Hifi.nl

Twee coryfeen van het label Channel Classics ontmoeten elkaar bij een concert in Boedapest, december 2006. Dvork's composities zitten vol hartstocht. Dat vraagt ook om een dynamische, heftig bewogen manier van spelen. Daar vinden Wispelwey en het orkest elkaar perfect in. De cello ronkt, trekt aan het tempo en explodeert soms zowat. Fischer voelt alles perfect aan en laat orkest en solist met veel Slavisch temperament naadloos op elkaar aansluiten. Het transparante, contrastrijke orkestbeeld legt perfect Dvork's briljante orkestratie bloot. Licht en groots tegelijk. Dit is puur genieten. (...) (...) Geluidstechnicus Jared Sacks heeft niet getracht te verhullen dat het hier om de registratie van een live concert gaat. Hier en daar is een hoest te herkennen, maar storen doet het allerminst. De spanning van een live concert wordt behouden door niet alle onrechtmatigheden glad te strijken. De geluidskwaliteit is er niet minder perfect door.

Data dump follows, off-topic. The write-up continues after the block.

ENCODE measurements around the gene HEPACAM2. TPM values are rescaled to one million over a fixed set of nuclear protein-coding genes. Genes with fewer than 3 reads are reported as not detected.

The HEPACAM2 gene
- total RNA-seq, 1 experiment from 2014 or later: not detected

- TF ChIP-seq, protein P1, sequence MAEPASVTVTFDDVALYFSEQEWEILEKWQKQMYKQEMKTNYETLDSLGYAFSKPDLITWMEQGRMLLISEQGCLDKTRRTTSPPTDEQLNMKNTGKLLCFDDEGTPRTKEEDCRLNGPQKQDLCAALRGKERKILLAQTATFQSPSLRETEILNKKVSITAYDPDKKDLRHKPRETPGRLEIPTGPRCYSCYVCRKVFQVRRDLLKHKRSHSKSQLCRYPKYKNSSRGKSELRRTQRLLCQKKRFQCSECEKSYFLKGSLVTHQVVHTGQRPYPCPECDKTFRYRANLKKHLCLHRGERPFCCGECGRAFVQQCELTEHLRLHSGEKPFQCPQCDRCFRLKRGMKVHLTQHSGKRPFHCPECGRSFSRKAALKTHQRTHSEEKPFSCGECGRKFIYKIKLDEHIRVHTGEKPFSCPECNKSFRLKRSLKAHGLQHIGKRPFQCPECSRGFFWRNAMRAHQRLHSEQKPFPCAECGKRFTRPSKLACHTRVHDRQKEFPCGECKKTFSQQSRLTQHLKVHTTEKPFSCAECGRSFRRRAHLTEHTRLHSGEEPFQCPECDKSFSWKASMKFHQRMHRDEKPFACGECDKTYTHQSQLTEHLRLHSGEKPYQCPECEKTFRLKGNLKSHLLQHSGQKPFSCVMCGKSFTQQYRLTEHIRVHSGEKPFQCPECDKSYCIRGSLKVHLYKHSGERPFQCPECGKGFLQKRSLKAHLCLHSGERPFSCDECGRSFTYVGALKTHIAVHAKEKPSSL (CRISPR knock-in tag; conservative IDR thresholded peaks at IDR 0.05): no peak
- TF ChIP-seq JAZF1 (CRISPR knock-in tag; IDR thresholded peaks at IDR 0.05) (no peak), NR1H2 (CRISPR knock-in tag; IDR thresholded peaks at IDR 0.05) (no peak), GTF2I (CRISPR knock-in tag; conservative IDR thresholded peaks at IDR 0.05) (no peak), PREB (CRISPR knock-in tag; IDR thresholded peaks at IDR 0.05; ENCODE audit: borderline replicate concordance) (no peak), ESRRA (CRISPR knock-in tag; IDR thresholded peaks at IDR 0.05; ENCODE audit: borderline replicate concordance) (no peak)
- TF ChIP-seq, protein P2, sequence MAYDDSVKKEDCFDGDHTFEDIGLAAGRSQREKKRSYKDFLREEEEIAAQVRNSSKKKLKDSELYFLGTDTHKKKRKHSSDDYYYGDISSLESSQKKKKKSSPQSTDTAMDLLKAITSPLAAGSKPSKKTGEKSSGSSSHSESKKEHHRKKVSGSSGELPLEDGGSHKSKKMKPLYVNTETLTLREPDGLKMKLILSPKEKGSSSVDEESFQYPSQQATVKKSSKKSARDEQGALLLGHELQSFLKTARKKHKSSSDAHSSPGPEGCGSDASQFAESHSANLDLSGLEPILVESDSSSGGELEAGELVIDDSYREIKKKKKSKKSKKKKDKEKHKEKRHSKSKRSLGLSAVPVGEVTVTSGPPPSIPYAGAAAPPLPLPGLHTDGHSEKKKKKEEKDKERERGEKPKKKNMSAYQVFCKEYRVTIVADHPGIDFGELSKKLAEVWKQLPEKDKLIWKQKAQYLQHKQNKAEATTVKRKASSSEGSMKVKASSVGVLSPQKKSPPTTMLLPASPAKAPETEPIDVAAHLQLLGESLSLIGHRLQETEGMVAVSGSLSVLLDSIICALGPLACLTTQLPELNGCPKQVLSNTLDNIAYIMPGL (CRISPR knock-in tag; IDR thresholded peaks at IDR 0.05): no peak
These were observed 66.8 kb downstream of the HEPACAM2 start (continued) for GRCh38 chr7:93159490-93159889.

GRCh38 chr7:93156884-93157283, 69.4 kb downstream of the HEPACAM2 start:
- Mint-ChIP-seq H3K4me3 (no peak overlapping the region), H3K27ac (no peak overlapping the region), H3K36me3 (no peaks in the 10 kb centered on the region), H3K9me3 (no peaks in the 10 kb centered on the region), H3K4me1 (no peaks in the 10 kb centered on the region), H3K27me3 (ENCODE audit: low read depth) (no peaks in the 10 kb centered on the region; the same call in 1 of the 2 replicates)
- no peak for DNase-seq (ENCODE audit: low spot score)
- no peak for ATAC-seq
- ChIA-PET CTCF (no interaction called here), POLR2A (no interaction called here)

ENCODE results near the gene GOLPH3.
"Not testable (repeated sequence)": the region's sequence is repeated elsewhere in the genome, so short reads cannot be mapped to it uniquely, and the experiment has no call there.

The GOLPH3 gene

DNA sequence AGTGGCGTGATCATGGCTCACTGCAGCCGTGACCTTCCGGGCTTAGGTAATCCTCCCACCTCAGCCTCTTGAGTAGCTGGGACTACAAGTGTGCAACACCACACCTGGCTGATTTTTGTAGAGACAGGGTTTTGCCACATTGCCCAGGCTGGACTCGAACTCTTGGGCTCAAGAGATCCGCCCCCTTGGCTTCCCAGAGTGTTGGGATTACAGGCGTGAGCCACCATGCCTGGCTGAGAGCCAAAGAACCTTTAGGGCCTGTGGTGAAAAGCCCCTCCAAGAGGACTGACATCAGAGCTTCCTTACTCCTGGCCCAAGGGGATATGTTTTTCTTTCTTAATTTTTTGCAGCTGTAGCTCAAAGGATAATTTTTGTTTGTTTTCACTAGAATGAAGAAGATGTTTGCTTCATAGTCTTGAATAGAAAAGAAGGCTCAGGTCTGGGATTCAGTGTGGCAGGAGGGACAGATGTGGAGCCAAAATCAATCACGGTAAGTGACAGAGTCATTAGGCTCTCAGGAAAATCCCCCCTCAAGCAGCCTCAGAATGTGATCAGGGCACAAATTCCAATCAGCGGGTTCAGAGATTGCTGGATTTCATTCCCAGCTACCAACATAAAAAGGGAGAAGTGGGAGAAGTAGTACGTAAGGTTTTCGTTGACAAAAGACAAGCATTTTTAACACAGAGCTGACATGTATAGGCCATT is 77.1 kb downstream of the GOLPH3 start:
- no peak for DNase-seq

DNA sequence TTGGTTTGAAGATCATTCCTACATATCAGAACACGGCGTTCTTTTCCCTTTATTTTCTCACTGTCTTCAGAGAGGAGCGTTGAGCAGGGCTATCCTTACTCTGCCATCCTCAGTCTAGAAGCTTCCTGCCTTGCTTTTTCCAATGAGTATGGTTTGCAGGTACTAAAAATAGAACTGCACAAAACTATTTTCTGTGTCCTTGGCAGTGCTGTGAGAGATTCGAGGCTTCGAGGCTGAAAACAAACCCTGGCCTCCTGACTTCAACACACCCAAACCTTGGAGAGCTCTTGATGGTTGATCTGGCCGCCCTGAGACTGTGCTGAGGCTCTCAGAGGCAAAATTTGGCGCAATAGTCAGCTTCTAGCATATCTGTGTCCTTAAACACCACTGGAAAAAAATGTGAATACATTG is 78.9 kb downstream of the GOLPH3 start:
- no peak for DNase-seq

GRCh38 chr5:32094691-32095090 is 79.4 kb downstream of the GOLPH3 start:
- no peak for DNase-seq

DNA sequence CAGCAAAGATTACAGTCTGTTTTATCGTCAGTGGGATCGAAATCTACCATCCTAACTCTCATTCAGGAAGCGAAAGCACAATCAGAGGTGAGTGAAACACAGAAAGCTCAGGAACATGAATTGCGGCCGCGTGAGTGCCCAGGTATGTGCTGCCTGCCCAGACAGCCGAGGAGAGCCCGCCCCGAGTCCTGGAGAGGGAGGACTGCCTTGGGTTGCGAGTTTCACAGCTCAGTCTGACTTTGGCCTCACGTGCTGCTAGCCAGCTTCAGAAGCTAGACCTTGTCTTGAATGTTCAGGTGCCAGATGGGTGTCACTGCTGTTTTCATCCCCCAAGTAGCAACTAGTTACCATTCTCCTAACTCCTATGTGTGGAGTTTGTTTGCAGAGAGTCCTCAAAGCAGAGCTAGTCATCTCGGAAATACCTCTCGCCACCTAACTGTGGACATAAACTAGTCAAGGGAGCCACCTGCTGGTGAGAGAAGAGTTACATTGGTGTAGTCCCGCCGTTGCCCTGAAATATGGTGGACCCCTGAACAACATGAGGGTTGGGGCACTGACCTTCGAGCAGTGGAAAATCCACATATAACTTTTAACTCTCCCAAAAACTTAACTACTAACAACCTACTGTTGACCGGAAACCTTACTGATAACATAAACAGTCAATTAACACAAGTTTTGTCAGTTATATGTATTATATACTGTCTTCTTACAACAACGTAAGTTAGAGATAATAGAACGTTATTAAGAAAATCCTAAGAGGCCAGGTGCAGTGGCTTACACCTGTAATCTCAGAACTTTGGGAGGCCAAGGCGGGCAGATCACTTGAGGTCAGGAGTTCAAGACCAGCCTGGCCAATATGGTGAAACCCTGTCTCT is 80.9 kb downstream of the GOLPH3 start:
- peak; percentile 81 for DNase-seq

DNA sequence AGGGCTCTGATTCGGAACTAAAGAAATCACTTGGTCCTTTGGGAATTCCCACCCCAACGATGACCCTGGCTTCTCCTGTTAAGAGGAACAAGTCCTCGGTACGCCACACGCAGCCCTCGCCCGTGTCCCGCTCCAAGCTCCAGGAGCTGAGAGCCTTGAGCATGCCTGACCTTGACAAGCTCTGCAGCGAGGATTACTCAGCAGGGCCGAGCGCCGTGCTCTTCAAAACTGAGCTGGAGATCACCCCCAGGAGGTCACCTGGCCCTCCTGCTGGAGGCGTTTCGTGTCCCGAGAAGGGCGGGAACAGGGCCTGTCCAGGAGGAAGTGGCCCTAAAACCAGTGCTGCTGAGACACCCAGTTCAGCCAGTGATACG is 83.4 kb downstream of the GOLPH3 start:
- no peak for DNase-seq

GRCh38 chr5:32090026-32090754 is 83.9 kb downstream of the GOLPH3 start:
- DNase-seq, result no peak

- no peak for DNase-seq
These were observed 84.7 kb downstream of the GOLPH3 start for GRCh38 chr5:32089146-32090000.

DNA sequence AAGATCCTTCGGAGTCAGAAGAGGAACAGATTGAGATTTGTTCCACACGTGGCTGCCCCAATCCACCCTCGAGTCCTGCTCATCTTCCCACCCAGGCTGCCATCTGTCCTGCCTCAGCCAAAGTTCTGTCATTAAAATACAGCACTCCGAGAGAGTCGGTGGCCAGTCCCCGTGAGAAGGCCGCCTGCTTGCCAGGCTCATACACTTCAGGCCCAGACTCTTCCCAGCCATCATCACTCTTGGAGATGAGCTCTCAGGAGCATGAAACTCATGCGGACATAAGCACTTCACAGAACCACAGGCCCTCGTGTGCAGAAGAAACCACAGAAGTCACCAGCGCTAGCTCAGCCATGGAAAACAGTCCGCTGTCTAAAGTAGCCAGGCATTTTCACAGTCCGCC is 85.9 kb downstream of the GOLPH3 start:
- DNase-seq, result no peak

Elsevier

De Nederlandse cellist Pieter Wispelwey wordt nooit routineus. Met gedegen hartstocht speurt hij door zijn partituren, om iedere componist een eigen geluid te geven. Echt lekker dus om zo'n jongen een ijzeren repertoire als dat van Dvorak te laten oppoetsen. Toch is deze cd misschien meer nog zo briljant dankzij Ivan Fischer en zijn Budapest Festival Orchestra. Niet alleen kun je de orkestpartij van Dvoraks Celloconcert (1895) nergens zo nieuw en verrassend en kleurrijk - en ritmisch slim!- horen spelen. Als toegift krijg je ook nog eens een spetterende uitvoering van de Symfonische variaties (1871) van dezelfde componist. En zo wordt Dvork de werkelijke kampioen van deze productie. De held van de diepere lol. Halleluja!